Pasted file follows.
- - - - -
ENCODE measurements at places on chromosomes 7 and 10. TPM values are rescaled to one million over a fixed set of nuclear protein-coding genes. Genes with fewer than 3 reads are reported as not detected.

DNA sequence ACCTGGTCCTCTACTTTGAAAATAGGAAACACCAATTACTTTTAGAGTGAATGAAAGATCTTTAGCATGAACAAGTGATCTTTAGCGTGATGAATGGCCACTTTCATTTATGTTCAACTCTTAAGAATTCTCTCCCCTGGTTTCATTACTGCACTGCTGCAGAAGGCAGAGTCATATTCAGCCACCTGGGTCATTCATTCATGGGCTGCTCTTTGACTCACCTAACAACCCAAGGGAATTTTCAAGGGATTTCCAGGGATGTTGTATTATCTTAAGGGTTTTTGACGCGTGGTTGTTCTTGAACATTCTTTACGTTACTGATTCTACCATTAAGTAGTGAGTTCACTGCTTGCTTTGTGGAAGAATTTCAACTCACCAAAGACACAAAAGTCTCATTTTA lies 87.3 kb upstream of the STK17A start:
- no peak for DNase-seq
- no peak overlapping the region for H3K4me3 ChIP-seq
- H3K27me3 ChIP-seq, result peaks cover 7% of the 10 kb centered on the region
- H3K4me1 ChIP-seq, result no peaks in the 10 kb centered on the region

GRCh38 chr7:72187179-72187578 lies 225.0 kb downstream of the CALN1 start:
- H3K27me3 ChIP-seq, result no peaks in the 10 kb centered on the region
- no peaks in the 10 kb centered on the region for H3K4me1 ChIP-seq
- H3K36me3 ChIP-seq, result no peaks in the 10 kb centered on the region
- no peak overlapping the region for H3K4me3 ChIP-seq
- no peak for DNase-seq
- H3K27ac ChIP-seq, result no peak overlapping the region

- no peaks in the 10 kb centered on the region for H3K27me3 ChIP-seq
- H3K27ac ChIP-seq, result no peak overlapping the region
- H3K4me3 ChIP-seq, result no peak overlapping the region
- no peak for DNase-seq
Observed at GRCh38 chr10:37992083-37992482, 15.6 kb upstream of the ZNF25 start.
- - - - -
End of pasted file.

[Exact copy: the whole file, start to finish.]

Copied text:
ENCODE measurements at places on chromosomes 7 and 10. TPM values are rescaled to one million over a fixed set of nuclear protein-coding genes. Genes with fewer than 3 reads are reported as not detected.

DNA sequence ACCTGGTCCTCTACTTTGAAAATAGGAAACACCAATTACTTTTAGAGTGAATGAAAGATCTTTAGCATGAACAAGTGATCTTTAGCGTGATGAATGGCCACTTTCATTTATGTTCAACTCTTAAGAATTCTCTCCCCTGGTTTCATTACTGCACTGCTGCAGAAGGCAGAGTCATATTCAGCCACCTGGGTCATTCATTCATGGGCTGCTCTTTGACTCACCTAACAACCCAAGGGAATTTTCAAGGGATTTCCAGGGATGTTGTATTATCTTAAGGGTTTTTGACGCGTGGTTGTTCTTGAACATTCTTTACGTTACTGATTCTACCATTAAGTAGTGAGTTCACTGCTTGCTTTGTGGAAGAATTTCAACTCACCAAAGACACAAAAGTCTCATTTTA lies 87.3 kb upstream of the STK17A start:
- no peak for DNase-seq
- no peak overlapping the region for H3K4me3 ChIP-seq
- H3K27me3 ChIP-seq, result peaks cover 7% of the 10 kb centered on the region
- H3K4me1 ChIP-seq, result no peaks in the 10 kb centered on the region

GRCh38 chr7:72187179-72187578 lies 225.0 kb downstream of the CALN1 start:
- H3K27me3 ChIP-seq, result no peaks in the 10 kb centered on the region
- no peaks in the 10 kb centered on the region for H3K4me1 ChIP-seq
- H3K36me3 ChIP-seq, result no peaks in the 10 kb centered on the region
- no peak overlapping the region for H3K4me3 ChIP-seq
- no peak for DNase-seq
- H3K27ac ChIP-seq, result no peak overlapping the region

- no peaks in the 10 kb centered on the region for H3K27me3 ChIP-seq
- H3K27ac ChIP-seq, result no peak overlapping the region
- H3K4me3 ChIP-seq, result no peak overlapping the region
- no peak for DNase-seq
Observed at GRCh38 chr10:37992083-37992482, 15.6 kb upstream of the ZNF25 start.